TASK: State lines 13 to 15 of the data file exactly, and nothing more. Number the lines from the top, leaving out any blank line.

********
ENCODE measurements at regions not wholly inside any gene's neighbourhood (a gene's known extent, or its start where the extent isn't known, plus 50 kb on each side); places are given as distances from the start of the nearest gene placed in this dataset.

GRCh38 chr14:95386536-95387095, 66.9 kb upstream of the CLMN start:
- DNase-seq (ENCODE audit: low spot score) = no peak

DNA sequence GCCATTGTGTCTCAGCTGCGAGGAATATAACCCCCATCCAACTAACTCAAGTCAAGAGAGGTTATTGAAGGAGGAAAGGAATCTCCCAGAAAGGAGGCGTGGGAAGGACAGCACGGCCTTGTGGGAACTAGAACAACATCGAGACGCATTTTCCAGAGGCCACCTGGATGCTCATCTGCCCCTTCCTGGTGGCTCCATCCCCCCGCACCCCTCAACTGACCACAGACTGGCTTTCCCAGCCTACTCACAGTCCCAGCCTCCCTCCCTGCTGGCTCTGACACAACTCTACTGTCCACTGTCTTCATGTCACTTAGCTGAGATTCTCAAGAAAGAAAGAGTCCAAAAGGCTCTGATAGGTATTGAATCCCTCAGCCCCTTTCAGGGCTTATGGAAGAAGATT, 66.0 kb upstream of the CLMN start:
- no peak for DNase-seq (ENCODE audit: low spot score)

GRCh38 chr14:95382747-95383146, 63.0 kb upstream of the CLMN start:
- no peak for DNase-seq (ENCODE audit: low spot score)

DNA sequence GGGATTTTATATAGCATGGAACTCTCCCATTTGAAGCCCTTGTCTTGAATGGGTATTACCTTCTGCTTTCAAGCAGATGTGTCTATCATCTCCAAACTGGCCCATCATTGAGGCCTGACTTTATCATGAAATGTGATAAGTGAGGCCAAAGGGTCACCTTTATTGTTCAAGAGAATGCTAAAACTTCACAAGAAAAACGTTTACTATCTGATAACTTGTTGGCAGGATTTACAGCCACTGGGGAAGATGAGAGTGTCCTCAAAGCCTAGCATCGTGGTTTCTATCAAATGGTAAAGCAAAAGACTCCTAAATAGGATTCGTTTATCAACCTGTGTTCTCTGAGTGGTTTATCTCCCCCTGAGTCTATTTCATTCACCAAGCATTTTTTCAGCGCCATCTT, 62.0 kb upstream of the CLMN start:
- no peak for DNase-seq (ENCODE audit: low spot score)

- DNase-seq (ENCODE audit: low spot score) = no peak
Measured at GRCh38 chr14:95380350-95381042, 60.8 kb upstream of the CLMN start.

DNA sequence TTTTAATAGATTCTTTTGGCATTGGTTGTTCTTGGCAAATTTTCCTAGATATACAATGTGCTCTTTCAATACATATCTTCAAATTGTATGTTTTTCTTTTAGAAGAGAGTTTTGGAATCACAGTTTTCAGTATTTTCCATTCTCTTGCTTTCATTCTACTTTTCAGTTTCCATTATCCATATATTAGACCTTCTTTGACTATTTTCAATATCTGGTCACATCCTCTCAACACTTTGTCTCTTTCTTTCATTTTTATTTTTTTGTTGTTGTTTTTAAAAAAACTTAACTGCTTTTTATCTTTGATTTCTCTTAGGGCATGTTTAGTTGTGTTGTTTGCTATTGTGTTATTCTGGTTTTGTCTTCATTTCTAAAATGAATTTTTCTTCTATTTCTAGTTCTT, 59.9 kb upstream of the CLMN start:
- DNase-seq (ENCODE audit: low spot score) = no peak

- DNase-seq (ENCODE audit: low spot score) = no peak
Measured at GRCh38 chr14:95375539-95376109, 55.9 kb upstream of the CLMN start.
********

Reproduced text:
- DNase-seq (ENCODE audit: low spot score) = no peak

- DNase-seq (ENCODE audit: low spot score) = no peak
Measured at GRCh38 chr14:95375539-95376109, 55.9 kb upstream of the CLMN start.